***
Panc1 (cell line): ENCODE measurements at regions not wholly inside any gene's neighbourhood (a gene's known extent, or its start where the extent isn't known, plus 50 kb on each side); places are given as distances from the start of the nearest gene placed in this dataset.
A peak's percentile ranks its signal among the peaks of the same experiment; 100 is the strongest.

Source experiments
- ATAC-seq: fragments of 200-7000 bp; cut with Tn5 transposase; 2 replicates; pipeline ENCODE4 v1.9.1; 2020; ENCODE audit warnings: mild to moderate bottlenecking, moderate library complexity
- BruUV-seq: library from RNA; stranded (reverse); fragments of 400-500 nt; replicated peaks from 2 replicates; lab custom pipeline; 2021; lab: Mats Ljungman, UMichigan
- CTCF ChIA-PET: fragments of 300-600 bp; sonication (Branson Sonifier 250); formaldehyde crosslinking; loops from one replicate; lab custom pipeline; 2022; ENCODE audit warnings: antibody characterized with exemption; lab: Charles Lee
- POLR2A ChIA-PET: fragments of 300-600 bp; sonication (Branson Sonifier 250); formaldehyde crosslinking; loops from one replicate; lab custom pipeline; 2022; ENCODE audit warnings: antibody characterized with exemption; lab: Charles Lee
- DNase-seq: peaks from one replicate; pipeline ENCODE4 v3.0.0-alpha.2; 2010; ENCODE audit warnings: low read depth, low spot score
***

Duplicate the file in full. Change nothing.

Panc1 (cell line): ENCODE measurements at regions not wholly inside any gene's neighbourhood (a gene's known extent, or its start where the extent isn't known, plus 50 kb on each side); places are given as distances from the start of the nearest gene placed in this dataset.
A peak's percentile ranks its signal among the peaks of the same experiment; 100 is the strongest.

Source experiments
- ATAC-seq: fragments of 200-7000 bp; cut with Tn5 transposase; 2 replicates; pipeline ENCODE4 v1.9.1; 2020; ENCODE audit warnings: mild to moderate bottlenecking, moderate library complexity
- BruUV-seq: library from RNA; stranded (reverse); fragments of 400-500 nt; replicated peaks from 2 replicates; lab custom pipeline; 2021; lab: Mats Ljungman, UMichigan
- CTCF ChIA-PET: fragments of 300-600 bp; sonication (Branson Sonifier 250); formaldehyde crosslinking; loops from one replicate; lab custom pipeline; 2022; ENCODE audit warnings: antibody characterized with exemption; lab: Charles Lee
- POLR2A ChIA-PET: fragments of 300-600 bp; sonication (Branson Sonifier 250); formaldehyde crosslinking; loops from one replicate; lab custom pipeline; 2022; ENCODE audit warnings: antibody characterized with exemption; lab: Charles Lee
- DNase-seq: peaks from one replicate; pipeline ENCODE4 v3.0.0-alpha.2; 2010; ENCODE audit warnings: low read depth, low spot score